What is Islamic Banking
A contract in which the owner of property allows use of the property for a specified period of time in lieu of specific periodic payments. In Islamic finance it refers to an arrangement in which the Islamic bank purchases and leases an asset to the client against an agreed periodic rental amount for a specified term, under certain terms and conditions
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Literally it means a sale on mutually agreed profit. Technically, it is a contract of sale in which the seller declares his cost and the profit. This contract has been adopted by Islamic banks as a mode of financing. As a financial product, it can involve a request by the client to the bank to purchase a certain item in order to sell it to the client at cost plus the pre-agreed markup
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Partnership between two or more parties who provide capital towards the financing of a project. Profits are shared as per the pre-agreed ratio whilst losses are shared in proportion to capital contribution towards the project. Each partner has the right, but is not required, to participate in the management of the project. The management of the project can be left to the most capable partner/s or outsourced to a third party. Musharaka can take the form of Permanent Musharaka or Diminishing Musharaka
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The Bank offers Qard Accounts (i.e. transactional Accounts) which allow clients to deposit and withdraw their funds on demand. Since these funds are not exposed to any business risk, they are guaranteed but are not entitled to any profit. The bank may choose to invest such funds at its own risk and retain the profit
The Bank offers various Mudaraba investment accounts which allows clients to deposit funds for investment purposes. Any profit earned by the Bank on the investment deposits is shared with the depositors on a 60:40 split. Any capital loss will be borne by the depositors in line with the dictates of the Mudaraba contract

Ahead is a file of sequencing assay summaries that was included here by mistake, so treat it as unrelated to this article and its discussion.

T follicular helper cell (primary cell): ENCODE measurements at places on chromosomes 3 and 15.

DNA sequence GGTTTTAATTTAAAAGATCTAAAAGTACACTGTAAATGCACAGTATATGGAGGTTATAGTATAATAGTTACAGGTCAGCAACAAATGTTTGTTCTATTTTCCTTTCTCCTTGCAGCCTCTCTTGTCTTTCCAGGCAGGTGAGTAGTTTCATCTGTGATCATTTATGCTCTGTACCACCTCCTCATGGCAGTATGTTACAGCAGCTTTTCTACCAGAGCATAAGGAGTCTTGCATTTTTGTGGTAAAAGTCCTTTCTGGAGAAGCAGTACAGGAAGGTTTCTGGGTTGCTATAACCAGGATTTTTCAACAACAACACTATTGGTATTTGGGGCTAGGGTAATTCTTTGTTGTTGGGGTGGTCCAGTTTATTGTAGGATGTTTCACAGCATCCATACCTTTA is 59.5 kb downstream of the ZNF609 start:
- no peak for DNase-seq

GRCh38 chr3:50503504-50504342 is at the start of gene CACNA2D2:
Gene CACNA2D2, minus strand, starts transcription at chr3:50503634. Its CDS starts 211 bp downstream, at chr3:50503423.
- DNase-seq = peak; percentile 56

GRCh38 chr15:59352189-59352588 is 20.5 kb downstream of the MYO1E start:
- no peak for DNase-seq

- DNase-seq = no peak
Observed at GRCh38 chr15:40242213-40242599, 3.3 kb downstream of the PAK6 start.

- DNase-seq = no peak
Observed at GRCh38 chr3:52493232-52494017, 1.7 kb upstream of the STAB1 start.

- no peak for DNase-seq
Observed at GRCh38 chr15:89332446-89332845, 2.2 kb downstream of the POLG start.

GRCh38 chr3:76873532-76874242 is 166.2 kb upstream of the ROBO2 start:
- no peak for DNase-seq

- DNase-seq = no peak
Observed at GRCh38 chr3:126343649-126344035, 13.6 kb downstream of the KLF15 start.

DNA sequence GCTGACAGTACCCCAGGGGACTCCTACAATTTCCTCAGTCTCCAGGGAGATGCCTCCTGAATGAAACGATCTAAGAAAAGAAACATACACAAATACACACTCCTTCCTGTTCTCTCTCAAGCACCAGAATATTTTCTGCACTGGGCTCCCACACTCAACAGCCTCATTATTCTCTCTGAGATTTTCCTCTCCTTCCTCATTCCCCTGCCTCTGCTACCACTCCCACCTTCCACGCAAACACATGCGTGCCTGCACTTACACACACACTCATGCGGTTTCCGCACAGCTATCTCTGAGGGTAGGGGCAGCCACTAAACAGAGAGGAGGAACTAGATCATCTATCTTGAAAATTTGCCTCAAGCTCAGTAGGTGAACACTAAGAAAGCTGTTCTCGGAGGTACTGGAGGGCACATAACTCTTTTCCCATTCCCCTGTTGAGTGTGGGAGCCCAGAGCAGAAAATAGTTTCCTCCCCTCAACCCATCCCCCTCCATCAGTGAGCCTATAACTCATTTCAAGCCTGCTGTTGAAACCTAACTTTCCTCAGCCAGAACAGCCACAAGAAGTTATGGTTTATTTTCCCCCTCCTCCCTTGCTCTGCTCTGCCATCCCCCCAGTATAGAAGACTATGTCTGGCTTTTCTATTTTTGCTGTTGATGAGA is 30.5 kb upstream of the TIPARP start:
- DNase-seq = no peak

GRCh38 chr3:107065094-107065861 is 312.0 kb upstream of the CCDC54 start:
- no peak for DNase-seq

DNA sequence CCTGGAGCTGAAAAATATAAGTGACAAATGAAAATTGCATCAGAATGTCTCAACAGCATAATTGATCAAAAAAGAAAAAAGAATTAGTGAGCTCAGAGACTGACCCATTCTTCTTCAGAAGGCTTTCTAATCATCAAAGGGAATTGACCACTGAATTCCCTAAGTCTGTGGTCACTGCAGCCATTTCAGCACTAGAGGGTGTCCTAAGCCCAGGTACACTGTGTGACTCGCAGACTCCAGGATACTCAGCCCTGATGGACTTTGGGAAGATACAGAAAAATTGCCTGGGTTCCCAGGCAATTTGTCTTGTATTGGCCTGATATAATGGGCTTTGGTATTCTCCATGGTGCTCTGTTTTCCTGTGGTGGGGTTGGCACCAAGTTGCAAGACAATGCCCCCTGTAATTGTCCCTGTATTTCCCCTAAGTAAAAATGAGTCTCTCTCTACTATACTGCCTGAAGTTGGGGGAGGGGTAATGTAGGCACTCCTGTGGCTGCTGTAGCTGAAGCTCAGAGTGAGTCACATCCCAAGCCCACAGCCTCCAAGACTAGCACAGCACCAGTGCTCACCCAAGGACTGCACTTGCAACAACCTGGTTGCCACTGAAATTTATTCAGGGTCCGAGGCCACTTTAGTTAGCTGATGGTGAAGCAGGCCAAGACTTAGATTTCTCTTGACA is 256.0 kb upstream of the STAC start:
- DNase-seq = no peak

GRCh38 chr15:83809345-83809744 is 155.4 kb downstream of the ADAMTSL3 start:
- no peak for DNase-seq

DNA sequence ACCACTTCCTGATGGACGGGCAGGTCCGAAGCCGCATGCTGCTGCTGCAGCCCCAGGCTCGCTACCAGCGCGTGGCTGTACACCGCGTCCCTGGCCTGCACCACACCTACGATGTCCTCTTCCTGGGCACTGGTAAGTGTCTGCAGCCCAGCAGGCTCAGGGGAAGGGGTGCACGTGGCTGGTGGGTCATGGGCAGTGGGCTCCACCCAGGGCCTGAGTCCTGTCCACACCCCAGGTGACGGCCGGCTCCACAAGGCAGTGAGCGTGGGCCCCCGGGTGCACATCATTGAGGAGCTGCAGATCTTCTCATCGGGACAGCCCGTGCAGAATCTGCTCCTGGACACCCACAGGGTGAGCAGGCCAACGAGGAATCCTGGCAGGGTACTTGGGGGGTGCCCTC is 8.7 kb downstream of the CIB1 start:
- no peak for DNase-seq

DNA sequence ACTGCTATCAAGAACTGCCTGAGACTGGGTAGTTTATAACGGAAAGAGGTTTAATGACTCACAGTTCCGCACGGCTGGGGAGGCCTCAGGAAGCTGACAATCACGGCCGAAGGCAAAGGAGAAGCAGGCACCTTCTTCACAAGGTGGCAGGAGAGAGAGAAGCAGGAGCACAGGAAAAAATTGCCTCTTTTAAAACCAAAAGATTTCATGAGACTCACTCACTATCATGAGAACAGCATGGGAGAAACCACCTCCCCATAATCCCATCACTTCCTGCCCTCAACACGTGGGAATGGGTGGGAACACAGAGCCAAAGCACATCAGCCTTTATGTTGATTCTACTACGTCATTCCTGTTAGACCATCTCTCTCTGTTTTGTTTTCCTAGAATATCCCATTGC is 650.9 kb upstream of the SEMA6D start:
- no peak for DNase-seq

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How is profit calculated and distributed to depositors?
The investment deposits are pooled together in the Mudaraba Pool. The Mudaraba Pool is commingled, in the General Pool, with the shareholders’ funds that are available for investment, thereby forming a partnership between the shareholders’ funds and the Mudaraba Pool.
The bank calculates the profit to be distributed to depositors, based on the profit available for distribution for the month. The Profit available for distribution is determined by adding the income earned from the bank's financing activities and, investment in equity deals less any valid provisions for doubtful debts for the month.
The Net Profit for distribution against the Mudaraba Pool is derived after firstly deducting the Bank's share as a partner (Shareholder's funds) in proportion to its capital contribution towards to the General Pool, and secondly after deducting the Bank's share as a Mudarib (Investor of the Capital).
This is explained further: The Bank participates in profit sharing on two levels. Firstly, the Bank is entitled to a share of the profits as a partner due to it having also contributed to the General Pool in the form of Shareholders' funds. The percentage the Bank is entitled to at this stage is calculated by working out the percentage of Shareholders' funds as a percentage of the total funds in the General Pool.
For example, let us assume that the Bank earned a profit of R100 000 on the financing transactions during a particular month. If the current Capital Structure of the Bank is as follows
Depositors’ Funds (Mudaraba Pool) - R90 000 000
Shareholders’ Funds Available for Investment - R10 000 000
Total Capital Employed (General Pool) - R100 000 000
The available profit will be distributed as follows:
a) Calculation of % of Banks contribution to General Pool:
10 000 000 / 100 000 000 * 100 = 10%
b) The Bank is therefore entitled to 10% of the profits as a partner:
10 % of 100 000 = R10 000
c) The remaining profit attributable to the Mudaraba Pool is calculated as follows,